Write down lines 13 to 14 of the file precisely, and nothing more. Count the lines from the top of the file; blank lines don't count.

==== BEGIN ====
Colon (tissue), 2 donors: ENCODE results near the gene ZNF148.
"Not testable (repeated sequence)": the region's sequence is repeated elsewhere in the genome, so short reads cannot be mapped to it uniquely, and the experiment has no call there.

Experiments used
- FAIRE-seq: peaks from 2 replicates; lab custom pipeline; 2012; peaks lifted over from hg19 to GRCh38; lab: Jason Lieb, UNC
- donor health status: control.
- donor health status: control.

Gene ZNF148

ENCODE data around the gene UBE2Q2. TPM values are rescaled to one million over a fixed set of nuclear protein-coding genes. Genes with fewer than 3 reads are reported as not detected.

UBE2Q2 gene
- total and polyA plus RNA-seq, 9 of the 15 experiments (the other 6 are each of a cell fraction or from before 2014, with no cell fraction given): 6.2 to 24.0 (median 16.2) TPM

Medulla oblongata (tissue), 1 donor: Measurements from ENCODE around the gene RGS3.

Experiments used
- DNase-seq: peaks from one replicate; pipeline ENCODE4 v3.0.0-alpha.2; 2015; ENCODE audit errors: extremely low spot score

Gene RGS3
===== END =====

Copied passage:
- DNase-seq: peaks from one replicate; pipeline ENCODE4 v3.0.0-alpha.2; 2015; ENCODE audit errors: extremely low spot score

Gene RGS3